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Utah Legislature prioritizes mental health, affordable housing

The House meets at the Capitol in Salt Lake City during the last night of the 2020 legislative session on Thursday, March 12, 2020.
The House meets at the Capitol in Salt Lake City during the last night of the 2020 legislative session on Thursday, March 12, 2020.
Jeffrey D. Allred, Deseret News

SALT LAKE CITY — Despite what they said about a tight budget year, lawmakers signed off on big money for several social priorities this session, including a big funding boost for mental health and affordable housing. They also tackled several bills related to homelessness.

Lawmakers approved more than $23 million in ongoing and one-time money for a pair of bills seeking to expand and revamp Utah’s entire approach to mental health.

The bills’ sponsor, Rep. Steve Eliason, R-Sandy, said the financial commitment could kickstart a monumental shift in Utah’s response system for the mentally ill, and one that will have sweeping positive impacts on law enforcement, medical and homelessness systems.

Lawmakers approved more than $10.8 million ongoing and $5.9 million one-time for HB32, a bill to help build several new “crisis centers” up and down the Wasatch Front. Those 24-hour facilities would be where people experiencing mental health episodes in need of emergency care could go, rather than being sent to hospital emergency rooms or jail cells.

HB32 would also expand “mobile outreach teams,” or what Eliason called “mental health ambulances,” into rural parts of Utah. The teams could meet people experiencing crisis in their homes or on the streets for treatment, rather than relying on police for emergency response.

Lawmakers also approved nearly $6.3 million in ongoing money for HB35, a bill to open about 30 mothballed beds at the Utah State Hospital. The aim, Eliason said, is to free up beds currently occupied in the state’s prison and jail systems. Mentally-ill Utahns who would be better served at the state hospital in Provo have been stuck due to lack of space in Utah’s jail and prison system.

Additionally, after years of investing tens of millions in Utah’s homeless system but no new funding for affordable housing, Utah lawmakers showed their first new financial commitment to addressing Utah’s housing crunch.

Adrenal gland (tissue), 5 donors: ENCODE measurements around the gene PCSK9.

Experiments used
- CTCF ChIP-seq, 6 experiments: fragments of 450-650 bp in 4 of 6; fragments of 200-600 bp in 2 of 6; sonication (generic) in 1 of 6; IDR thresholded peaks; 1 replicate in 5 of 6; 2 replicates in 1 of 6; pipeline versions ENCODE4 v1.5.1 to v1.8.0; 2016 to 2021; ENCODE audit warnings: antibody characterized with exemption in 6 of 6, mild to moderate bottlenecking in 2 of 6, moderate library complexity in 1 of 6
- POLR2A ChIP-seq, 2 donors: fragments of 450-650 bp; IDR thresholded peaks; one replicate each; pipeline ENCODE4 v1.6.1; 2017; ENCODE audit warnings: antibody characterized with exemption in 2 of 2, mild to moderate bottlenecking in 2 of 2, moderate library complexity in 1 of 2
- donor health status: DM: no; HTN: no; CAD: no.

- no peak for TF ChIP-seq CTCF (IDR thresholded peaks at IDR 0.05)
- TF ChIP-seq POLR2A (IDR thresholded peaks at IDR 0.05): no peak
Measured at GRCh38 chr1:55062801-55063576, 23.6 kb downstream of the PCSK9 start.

Though Sen. Jake Anderegg, co-chairman of the state’s Commission on Housing Affordability, originally sought $35 million for affordable housing in his SB39, lawmakers approved $10 million in one-time funding.

After seeing no new money last year, housing advocates considered the commitment a big win for affordable housing, but intend to come back next year for further investment.

However, a bill seeking to prevent renters from being caught off guard from hidden fees and to stop “bad actor” landlords died in the Senate when the clock struck midnight Thursday. HB211 would have required landlords to disclose the full cost of rent and all fees to a potential renter before accepting an application fee or any other payment.

Lawmakers also considered several bills dealing with the finances and governance of the state’s homeless system.

Lawmakers approved HB440, which would set aside half of the sale of the Road Home’s downtown property, now owned by the state, to help pay off a roughly $17 million loan Salt Lake County issued to Shelter the Homeless, and the other half would go toward a fund to operate the shelters.

The Legislature also approved SB165, would would require local homeless coordinating committees to develop emergency response plans to prevent risk to health or safety of homeless. It comes after Salt Lake City opened an emergency overflow shelter following the closure of the Road Home’s downtown shelter, which led to fears homeless people would be left with nowhere to go in the dead of winter.

Another bill, HB394, which would have created a new governor-appointed homeless services director position to have the power and responsibility of coordinating all state homeless services and approving all state homeless funding distribution, died in the Senate on a 13-16 vote.

The bill faced a horde of opposition from homeless providers and state officials who were worried it gave too much power to one individual.